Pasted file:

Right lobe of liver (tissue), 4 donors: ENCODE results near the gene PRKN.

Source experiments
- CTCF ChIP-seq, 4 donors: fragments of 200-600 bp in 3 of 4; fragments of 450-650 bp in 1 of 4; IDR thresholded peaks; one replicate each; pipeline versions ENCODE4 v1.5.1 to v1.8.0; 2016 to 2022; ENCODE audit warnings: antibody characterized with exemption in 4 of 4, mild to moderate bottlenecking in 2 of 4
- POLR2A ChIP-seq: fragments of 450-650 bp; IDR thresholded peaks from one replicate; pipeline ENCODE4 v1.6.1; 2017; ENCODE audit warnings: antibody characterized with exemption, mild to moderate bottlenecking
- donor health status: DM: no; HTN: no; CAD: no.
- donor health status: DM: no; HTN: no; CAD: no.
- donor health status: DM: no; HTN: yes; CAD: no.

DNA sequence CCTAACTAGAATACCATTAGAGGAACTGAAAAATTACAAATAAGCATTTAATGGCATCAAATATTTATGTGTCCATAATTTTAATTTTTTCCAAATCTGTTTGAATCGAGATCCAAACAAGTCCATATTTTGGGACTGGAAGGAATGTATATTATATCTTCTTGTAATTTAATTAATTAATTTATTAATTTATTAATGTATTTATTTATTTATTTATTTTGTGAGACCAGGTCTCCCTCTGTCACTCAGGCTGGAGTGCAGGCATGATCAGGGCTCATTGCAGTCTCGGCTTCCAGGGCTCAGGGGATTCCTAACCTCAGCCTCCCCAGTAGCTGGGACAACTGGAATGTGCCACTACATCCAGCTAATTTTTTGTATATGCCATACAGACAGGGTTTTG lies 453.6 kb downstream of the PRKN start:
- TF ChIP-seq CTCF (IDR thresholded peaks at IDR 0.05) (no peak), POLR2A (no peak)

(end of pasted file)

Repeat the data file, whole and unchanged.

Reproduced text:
Right lobe of liver (tissue), 4 donors: ENCODE results near the gene PRKN.

Source experiments
- CTCF ChIP-seq, 4 donors: fragments of 200-600 bp in 3 of 4; fragments of 450-650 bp in 1 of 4; IDR thresholded peaks; one replicate each; pipeline versions ENCODE4 v1.5.1 to v1.8.0; 2016 to 2022; ENCODE audit warnings: antibody characterized with exemption in 4 of 4, mild to moderate bottlenecking in 2 of 4
- POLR2A ChIP-seq: fragments of 450-650 bp; IDR thresholded peaks from one replicate; pipeline ENCODE4 v1.6.1; 2017; ENCODE audit warnings: antibody characterized with exemption, mild to moderate bottlenecking
- donor health status: DM: no; HTN: no; CAD: no.
- donor health status: DM: no; HTN: no; CAD: no.
- donor health status: DM: no; HTN: yes; CAD: no.

DNA sequence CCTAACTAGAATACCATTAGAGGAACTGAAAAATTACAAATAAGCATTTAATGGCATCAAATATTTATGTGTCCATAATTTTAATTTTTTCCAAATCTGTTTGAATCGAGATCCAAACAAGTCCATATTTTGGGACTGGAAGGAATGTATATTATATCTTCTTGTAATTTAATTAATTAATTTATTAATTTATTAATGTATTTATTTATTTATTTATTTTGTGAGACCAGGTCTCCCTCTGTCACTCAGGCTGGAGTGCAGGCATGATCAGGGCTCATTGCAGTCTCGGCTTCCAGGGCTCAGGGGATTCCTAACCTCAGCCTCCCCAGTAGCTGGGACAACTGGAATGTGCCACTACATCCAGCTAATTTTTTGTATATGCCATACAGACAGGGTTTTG lies 453.6 kb downstream of the PRKN start:
- TF ChIP-seq CTCF (IDR thresholded peaks at IDR 0.05) (no peak), POLR2A (no peak)